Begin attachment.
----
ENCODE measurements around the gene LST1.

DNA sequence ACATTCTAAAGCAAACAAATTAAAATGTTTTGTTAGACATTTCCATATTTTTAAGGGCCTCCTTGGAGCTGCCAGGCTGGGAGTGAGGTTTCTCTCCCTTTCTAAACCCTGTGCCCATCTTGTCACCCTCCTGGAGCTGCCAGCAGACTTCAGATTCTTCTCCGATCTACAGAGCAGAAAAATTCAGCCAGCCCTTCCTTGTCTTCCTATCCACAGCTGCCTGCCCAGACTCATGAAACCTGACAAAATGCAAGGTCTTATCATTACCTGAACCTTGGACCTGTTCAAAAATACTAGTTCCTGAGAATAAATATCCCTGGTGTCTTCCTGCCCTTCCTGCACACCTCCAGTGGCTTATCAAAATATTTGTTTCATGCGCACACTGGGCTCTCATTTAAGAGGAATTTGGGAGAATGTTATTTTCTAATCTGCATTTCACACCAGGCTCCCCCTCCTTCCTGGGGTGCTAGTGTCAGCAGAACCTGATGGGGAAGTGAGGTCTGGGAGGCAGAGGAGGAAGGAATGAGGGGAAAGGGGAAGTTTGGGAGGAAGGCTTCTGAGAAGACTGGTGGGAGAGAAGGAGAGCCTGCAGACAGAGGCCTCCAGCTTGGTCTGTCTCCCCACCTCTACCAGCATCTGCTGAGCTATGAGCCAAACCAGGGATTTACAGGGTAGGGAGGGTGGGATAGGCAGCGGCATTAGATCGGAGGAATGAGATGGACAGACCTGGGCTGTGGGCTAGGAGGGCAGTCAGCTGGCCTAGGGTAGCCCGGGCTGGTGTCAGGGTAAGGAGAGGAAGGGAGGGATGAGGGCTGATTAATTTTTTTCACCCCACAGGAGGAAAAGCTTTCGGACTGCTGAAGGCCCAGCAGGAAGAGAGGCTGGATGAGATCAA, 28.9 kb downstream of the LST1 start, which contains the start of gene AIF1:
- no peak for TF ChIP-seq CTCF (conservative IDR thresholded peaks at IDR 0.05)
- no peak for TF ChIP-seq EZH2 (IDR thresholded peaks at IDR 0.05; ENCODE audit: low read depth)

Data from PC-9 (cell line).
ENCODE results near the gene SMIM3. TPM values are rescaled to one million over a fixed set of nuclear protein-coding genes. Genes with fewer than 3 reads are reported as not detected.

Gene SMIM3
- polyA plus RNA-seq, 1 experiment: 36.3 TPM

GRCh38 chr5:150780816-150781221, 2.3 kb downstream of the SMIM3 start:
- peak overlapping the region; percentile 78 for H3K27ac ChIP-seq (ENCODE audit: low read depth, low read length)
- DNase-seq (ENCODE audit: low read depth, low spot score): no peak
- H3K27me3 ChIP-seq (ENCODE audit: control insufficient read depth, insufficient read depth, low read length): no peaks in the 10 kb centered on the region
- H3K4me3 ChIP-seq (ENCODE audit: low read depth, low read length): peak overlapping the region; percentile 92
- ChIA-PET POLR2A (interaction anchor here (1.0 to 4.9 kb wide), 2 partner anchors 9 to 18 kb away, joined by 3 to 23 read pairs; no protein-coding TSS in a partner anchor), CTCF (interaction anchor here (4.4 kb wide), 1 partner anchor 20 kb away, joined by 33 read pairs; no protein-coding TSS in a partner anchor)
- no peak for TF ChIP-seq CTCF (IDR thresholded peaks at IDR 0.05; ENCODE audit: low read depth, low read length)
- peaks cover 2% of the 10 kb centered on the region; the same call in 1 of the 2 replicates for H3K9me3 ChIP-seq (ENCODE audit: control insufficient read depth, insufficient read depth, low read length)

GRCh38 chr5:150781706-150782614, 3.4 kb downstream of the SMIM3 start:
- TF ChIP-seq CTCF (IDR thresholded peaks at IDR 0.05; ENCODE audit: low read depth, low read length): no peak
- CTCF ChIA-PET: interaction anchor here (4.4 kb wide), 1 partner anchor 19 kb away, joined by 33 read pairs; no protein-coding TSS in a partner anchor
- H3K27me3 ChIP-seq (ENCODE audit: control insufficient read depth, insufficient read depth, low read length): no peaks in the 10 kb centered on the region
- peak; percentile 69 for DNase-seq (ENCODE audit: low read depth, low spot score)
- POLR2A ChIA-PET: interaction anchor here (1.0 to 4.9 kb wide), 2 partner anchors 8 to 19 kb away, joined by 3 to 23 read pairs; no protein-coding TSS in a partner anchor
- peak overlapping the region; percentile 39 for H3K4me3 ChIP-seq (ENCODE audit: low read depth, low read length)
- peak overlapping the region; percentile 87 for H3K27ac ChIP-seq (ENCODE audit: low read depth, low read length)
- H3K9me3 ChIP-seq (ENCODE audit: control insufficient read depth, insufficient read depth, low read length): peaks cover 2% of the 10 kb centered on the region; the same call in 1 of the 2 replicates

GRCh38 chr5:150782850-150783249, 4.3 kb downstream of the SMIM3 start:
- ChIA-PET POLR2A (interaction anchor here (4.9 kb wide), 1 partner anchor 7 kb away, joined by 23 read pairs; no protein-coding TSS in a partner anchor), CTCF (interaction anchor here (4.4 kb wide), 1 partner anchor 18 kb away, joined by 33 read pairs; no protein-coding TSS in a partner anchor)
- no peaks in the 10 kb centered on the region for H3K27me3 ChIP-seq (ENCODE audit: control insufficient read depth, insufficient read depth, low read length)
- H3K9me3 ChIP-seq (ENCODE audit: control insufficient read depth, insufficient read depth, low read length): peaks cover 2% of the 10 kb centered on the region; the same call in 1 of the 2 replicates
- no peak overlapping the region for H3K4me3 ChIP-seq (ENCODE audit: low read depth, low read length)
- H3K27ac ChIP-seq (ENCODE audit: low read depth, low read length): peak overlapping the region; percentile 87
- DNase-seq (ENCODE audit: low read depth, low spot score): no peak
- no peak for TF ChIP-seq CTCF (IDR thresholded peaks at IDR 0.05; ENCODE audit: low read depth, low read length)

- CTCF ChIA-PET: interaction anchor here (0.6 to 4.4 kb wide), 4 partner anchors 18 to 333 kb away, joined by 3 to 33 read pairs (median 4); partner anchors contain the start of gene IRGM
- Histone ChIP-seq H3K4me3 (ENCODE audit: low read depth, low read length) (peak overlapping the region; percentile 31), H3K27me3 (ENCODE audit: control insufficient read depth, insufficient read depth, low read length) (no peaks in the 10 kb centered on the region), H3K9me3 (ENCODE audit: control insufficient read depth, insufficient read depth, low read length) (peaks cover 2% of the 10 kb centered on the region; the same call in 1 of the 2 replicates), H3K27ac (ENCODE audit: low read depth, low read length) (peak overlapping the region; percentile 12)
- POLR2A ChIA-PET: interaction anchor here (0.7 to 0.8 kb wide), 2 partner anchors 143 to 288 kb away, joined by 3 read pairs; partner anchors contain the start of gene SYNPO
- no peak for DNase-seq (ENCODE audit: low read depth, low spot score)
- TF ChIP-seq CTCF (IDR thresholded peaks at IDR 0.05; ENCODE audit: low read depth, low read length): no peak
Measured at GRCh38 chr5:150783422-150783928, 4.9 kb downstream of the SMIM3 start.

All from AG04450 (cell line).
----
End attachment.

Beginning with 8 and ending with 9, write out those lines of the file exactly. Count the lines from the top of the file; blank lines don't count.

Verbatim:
- polyA plus RNA-seq, 1 experiment: 36.3 TPM

GRCh38 chr5:150780816-150781221, 2.3 kb downstream of the SMIM3 start: